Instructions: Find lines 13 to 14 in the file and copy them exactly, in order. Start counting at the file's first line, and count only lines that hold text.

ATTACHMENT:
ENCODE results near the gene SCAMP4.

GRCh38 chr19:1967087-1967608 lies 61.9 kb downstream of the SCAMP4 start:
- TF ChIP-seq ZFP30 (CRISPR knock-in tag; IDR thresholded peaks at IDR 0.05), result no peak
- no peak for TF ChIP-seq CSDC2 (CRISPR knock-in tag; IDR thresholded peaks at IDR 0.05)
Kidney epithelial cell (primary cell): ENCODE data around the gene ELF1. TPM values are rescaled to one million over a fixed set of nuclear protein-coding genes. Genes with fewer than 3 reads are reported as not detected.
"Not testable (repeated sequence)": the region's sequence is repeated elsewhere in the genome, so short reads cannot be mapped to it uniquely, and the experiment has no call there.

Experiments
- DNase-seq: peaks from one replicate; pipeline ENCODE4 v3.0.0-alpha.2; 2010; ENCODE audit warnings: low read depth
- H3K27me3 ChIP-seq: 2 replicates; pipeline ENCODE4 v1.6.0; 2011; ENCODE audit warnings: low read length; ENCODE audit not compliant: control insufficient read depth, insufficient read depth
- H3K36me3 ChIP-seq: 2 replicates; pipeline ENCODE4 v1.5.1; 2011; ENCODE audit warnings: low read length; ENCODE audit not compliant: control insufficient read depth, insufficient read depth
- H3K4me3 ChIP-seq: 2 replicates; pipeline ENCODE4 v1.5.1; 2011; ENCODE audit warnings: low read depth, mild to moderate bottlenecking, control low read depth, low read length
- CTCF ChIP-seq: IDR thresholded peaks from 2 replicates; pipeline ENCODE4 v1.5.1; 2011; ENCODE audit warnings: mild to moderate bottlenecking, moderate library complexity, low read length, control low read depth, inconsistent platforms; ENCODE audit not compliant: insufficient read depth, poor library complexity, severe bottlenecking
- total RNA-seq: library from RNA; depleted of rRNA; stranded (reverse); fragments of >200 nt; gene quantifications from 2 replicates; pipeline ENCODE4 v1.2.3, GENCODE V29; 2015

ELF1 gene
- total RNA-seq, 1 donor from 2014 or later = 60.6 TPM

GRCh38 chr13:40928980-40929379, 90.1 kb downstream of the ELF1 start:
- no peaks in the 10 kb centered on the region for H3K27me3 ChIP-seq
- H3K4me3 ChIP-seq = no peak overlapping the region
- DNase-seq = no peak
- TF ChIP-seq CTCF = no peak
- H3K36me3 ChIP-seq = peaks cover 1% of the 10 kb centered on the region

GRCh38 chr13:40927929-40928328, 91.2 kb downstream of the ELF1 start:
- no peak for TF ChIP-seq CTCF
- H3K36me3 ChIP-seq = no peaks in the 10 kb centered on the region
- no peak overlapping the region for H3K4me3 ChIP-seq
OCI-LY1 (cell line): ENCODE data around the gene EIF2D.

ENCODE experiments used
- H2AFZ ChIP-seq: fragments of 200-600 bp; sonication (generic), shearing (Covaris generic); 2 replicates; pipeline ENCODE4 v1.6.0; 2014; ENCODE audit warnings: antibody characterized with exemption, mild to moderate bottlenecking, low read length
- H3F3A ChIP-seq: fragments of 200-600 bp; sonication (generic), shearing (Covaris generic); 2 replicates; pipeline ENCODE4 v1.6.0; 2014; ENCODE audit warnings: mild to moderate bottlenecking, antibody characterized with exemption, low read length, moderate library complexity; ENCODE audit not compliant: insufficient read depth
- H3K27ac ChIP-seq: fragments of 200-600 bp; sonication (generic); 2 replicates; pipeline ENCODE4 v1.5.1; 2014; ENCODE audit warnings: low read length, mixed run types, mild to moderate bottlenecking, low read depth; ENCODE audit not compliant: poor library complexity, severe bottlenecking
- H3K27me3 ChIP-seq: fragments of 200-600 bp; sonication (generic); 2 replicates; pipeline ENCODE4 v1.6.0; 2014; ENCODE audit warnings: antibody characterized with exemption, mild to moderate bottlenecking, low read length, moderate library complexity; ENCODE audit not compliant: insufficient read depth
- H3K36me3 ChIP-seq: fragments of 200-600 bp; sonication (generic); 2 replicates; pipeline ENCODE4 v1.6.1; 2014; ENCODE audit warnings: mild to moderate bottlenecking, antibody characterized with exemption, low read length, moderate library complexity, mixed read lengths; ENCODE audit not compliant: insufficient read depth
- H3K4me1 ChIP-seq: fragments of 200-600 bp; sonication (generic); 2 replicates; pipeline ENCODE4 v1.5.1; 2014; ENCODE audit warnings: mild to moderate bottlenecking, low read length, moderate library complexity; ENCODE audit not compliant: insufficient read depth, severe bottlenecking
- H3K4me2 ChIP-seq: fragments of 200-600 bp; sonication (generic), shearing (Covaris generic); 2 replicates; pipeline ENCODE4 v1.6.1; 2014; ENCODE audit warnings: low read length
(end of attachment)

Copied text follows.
- total RNA-seq: library from RNA; depleted of rRNA; stranded (reverse); fragments of >200 nt; gene quantifications from 2 replicates; pipeline ENCODE4 v1.2.3, GENCODE V29; 2015

ELF1 gene